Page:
Signed in March of 1973, Granicus’s self-titled debut was released within months. Unlike any other band on the mid-west scene, the record immediately stood out, and Granicus’s annihilating live show blew headliners off the stage. The result was the band being asked to leave supporting tours with Bob Segar, Cactus, and Spirit, halting the album’s promotional cycle.

Assuming the record had no future, RCA cut Granicus’s resources off, and soon, the record was nowhere to be found in stores. Feeling discouraged and abandoned, Granicus quietly disbanded, relegating this dusty gem to be lost to annals of time.

Fast Buck by Fast Buck (1976)

Rustic roots-infused, arena-inspired Fast Buck infectiousnessly emerged amidst a bustling mid-70s pub-rock scene.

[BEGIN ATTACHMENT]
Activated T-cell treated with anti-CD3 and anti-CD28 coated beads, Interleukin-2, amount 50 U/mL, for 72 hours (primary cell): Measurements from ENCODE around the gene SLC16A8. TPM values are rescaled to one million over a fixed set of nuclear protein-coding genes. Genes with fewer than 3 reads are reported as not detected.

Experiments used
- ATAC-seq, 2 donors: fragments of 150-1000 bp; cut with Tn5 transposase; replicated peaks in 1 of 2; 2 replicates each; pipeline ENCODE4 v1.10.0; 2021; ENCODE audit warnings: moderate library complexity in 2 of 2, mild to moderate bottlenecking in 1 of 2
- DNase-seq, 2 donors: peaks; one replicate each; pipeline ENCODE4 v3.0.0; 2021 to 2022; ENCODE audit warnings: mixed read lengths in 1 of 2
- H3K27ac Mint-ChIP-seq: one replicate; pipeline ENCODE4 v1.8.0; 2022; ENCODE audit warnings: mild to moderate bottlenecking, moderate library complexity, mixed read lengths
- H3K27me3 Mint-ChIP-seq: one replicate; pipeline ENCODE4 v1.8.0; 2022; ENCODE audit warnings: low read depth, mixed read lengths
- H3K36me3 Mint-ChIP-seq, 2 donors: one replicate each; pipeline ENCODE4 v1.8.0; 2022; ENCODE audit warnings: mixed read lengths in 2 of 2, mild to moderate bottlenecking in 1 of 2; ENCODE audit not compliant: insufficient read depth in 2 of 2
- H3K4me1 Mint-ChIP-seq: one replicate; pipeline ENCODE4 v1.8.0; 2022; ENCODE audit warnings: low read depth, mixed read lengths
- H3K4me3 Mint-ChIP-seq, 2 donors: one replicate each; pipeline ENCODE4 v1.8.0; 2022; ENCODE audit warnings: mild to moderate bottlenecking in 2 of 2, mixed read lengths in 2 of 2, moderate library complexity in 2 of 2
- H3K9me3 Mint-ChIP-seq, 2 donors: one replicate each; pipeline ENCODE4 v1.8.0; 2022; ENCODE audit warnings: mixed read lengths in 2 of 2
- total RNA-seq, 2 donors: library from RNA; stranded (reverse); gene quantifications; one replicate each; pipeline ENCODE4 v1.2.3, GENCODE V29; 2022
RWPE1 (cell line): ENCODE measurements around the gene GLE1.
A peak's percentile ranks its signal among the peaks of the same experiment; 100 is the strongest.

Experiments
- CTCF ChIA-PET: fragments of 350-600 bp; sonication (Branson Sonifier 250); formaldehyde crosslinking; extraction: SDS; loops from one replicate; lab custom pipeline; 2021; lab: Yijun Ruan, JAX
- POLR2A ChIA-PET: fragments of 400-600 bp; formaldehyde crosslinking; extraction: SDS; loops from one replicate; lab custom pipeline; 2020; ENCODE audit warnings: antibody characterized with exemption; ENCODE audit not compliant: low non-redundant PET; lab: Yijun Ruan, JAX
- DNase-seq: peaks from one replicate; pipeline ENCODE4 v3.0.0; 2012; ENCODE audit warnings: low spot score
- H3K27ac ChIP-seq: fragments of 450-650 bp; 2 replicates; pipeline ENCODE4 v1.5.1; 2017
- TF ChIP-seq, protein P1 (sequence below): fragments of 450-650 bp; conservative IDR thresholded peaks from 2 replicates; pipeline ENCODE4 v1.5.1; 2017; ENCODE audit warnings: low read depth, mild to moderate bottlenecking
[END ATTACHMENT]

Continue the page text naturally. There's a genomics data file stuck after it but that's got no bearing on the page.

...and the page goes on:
Fast Buck’s origins date back to when Edwin Hamilton’s (lead vocals, guitar) former band Special Brew broke up. Hamilton wanted to form a new band in a similar vein and began looking for a lead guitar player. It seems Hamilton found his man in Andrew Locke, who at the time was with psychedelic-bubblegum-pop group Edison Lighthouse/Merlin Q.

Once in the fold, Locke brought in his brother-in-law Mike Baron on drums and his bandmate from Edison Lighthouse, David Kerr-Clemenson, on bass. Thus, the original lineup was born. Although Fast Buck would continue to tour through the ’80s, they only recorded one singular self-titled album in 1976 on Jet Records, and the album was only pressed once in ’76. However, a CD with the complete works of the band (b-sides, rarities, demos, live recordings, plus the album) came just a few years ago.